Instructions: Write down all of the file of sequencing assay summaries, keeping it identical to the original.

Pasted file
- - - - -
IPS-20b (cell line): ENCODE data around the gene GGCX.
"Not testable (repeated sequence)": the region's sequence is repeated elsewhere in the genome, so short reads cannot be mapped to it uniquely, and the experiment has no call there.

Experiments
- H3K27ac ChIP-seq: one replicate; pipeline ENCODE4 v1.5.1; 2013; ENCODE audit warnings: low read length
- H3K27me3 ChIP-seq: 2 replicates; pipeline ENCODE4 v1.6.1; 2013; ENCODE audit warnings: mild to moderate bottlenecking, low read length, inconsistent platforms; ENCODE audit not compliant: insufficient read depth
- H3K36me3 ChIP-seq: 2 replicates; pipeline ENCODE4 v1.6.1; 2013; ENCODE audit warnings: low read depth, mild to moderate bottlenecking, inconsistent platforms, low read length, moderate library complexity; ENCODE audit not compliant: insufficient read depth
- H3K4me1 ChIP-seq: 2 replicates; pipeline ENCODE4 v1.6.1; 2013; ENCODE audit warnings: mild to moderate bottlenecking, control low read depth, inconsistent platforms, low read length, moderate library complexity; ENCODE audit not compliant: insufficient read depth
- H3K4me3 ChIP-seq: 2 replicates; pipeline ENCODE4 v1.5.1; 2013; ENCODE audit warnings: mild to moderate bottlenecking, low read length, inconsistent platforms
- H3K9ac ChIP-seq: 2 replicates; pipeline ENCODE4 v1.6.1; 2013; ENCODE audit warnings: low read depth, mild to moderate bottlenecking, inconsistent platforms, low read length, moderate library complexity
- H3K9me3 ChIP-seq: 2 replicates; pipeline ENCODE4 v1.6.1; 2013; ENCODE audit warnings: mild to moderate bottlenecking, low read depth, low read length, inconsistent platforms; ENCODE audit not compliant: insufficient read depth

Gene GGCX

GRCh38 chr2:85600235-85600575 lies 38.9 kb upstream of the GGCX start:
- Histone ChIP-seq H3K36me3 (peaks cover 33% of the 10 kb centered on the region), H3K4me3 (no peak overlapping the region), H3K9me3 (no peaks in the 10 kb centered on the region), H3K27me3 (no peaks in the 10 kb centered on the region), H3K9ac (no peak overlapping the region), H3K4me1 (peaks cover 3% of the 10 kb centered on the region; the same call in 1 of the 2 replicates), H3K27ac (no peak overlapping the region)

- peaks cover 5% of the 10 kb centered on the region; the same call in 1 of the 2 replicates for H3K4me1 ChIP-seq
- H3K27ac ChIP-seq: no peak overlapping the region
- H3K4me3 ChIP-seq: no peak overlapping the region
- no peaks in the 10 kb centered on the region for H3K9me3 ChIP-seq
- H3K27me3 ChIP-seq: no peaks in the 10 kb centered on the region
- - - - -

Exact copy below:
IPS-20b (cell line): ENCODE data around the gene GGCX.
"Not testable (repeated sequence)": the region's sequence is repeated elsewhere in the genome, so short reads cannot be mapped to it uniquely, and the experiment has no call there.

Experiments
- H3K27ac ChIP-seq: one replicate; pipeline ENCODE4 v1.5.1; 2013; ENCODE audit warnings: low read length
- H3K27me3 ChIP-seq: 2 replicates; pipeline ENCODE4 v1.6.1; 2013; ENCODE audit warnings: mild to moderate bottlenecking, low read length, inconsistent platforms; ENCODE audit not compliant: insufficient read depth
- H3K36me3 ChIP-seq: 2 replicates; pipeline ENCODE4 v1.6.1; 2013; ENCODE audit warnings: low read depth, mild to moderate bottlenecking, inconsistent platforms, low read length, moderate library complexity; ENCODE audit not compliant: insufficient read depth
- H3K4me1 ChIP-seq: 2 replicates; pipeline ENCODE4 v1.6.1; 2013; ENCODE audit warnings: mild to moderate bottlenecking, control low read depth, inconsistent platforms, low read length, moderate library complexity; ENCODE audit not compliant: insufficient read depth
- H3K4me3 ChIP-seq: 2 replicates; pipeline ENCODE4 v1.5.1; 2013; ENCODE audit warnings: mild to moderate bottlenecking, low read length, inconsistent platforms
- H3K9ac ChIP-seq: 2 replicates; pipeline ENCODE4 v1.6.1; 2013; ENCODE audit warnings: low read depth, mild to moderate bottlenecking, inconsistent platforms, low read length, moderate library complexity
- H3K9me3 ChIP-seq: 2 replicates; pipeline ENCODE4 v1.6.1; 2013; ENCODE audit warnings: mild to moderate bottlenecking, low read depth, low read length, inconsistent platforms; ENCODE audit not compliant: insufficient read depth

Gene GGCX

GRCh38 chr2:85600235-85600575 lies 38.9 kb upstream of the GGCX start:
- Histone ChIP-seq H3K36me3 (peaks cover 33% of the 10 kb centered on the region), H3K4me3 (no peak overlapping the region), H3K9me3 (no peaks in the 10 kb centered on the region), H3K27me3 (no peaks in the 10 kb centered on the region), H3K9ac (no peak overlapping the region), H3K4me1 (peaks cover 3% of the 10 kb centered on the region; the same call in 1 of the 2 replicates), H3K27ac (no peak overlapping the region)

- peaks cover 5% of the 10 kb centered on the region; the same call in 1 of the 2 replicates for H3K4me1 ChIP-seq
- H3K27ac ChIP-seq: no peak overlapping the region
- H3K4me3 ChIP-seq: no peak overlapping the region
- no peaks in the 10 kb centered on the region for H3K9me3 ChIP-seq
- H3K27me3 ChIP-seq: no peaks in the 10 kb centered on the region